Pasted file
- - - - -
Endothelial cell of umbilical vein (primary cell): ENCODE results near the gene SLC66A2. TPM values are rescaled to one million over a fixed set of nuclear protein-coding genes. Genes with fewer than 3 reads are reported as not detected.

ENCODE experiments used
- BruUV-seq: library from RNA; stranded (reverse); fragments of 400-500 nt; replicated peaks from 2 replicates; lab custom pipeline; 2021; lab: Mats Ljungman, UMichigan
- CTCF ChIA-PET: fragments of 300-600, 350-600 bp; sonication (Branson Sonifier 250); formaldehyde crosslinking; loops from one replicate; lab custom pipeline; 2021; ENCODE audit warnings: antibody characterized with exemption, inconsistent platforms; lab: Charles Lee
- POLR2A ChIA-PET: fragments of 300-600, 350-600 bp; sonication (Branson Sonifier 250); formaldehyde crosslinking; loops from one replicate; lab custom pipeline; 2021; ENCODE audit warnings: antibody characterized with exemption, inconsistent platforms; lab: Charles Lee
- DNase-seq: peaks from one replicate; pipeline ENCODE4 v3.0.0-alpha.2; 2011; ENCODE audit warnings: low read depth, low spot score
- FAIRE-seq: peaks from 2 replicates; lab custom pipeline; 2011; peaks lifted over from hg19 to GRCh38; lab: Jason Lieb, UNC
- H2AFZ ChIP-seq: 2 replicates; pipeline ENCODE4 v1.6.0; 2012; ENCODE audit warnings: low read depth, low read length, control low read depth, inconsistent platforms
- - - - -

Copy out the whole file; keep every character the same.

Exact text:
Endothelial cell of umbilical vein (primary cell): ENCODE results near the gene SLC66A2. TPM values are rescaled to one million over a fixed set of nuclear protein-coding genes. Genes with fewer than 3 reads are reported as not detected.

ENCODE experiments used
- BruUV-seq: library from RNA; stranded (reverse); fragments of 400-500 nt; replicated peaks from 2 replicates; lab custom pipeline; 2021; lab: Mats Ljungman, UMichigan
- CTCF ChIA-PET: fragments of 300-600, 350-600 bp; sonication (Branson Sonifier 250); formaldehyde crosslinking; loops from one replicate; lab custom pipeline; 2021; ENCODE audit warnings: antibody characterized with exemption, inconsistent platforms; lab: Charles Lee
- POLR2A ChIA-PET: fragments of 300-600, 350-600 bp; sonication (Branson Sonifier 250); formaldehyde crosslinking; loops from one replicate; lab custom pipeline; 2021; ENCODE audit warnings: antibody characterized with exemption, inconsistent platforms; lab: Charles Lee
- DNase-seq: peaks from one replicate; pipeline ENCODE4 v3.0.0-alpha.2; 2011; ENCODE audit warnings: low read depth, low spot score
- FAIRE-seq: peaks from 2 replicates; lab custom pipeline; 2011; peaks lifted over from hg19 to GRCh38; lab: Jason Lieb, UNC
- H2AFZ ChIP-seq: 2 replicates; pipeline ENCODE4 v1.6.0; 2012; ENCODE audit warnings: low read depth, low read length, control low read depth, inconsistent platforms